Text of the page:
As a drummer myself, I can attest to the difficulty of creating unique ways of rhythm within a song.
Max Roach’s style of drumming was visibly influenced by the style of Kenny Clarke, an early bebop drummer at Milton’s Playhouse. However, even though Clarke’s style was certainly innovative, Roach made a few changes to the method. Roach made bebop drumming more melodic and more polyrhythmic (Larson 133). In the 1940s, the jazz scene was changing in the wake of the War. Bebop had officially begun in New York, centered around Milton’s Playhouse, where Kenny Clarke was already playing when Max Roach began. Rather than keeping time with the bass drum, as was traditional at the time for swing drummers, Roach switched to time-keeping on the ride cymbal. This had the effect of making songs seem lighter and more propulsive. In addition, Roach freed his hands for more extravagant rhythms that ultimately defined his style as a bebop drummer (Mathieson 126-9).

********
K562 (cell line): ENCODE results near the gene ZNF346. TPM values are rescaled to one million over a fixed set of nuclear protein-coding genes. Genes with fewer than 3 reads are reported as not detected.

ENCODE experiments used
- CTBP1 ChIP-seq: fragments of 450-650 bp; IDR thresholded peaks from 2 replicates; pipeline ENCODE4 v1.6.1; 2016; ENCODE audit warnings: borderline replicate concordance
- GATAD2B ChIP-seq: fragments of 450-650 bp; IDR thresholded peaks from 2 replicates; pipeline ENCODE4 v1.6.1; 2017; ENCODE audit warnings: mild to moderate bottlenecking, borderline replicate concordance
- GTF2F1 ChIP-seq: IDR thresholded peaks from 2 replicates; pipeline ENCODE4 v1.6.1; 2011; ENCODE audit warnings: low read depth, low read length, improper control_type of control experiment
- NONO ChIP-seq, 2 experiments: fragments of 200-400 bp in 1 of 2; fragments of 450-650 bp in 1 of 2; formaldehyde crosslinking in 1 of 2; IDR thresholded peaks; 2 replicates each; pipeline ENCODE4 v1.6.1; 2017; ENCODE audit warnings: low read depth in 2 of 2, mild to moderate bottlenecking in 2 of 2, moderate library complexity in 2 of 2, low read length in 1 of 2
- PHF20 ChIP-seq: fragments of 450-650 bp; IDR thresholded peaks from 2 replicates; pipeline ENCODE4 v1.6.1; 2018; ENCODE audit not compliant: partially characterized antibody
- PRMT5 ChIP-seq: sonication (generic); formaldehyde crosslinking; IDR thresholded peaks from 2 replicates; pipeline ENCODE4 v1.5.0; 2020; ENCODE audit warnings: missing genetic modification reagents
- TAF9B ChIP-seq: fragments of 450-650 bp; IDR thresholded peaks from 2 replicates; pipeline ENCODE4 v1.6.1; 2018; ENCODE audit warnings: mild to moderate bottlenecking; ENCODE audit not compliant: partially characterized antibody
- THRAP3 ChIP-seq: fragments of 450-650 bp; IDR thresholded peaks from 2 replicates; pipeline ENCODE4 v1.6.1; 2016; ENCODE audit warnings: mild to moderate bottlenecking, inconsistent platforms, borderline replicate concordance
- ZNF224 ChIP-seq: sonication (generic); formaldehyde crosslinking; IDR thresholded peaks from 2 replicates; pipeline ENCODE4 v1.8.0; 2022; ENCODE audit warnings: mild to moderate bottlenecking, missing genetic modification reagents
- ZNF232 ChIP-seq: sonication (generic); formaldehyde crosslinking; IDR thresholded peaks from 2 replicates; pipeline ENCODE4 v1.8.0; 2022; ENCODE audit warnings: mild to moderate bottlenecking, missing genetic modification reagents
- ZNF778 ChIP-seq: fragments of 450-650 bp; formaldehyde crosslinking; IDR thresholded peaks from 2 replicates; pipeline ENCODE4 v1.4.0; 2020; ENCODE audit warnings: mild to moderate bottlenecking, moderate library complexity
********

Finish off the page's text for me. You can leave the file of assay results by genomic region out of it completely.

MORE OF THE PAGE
During the 1940s, Roach played with a number of the most recognizable names in the bebop scene. Most notably, he played in the Parker/Gillespie quintet in 1944 and in the Parker/Davis quintet in 1947. This brought Roach the fame and recognition he deserved, keeping rhythms and times for world-renowned trumpeters. But even as conventional bebop declined in popularity coming into the 1950s, Roach co-led a quintet named after him and Clifford Brown, forming one of the most noteworthy hard bop groups of the decade, incorporating such names as Sonny Rollins and Sonny Stitt between 1953 and 1956 (Larson 133). Roach’s influence would live on in his recordings which still influence countless drummers to this day.
A more critical look at Roach’s biography reveals a number of interesting musical influences on his style. By 10, the young Roach was drumming in gospel bands, and, immediately after graduating from high school, he was already playing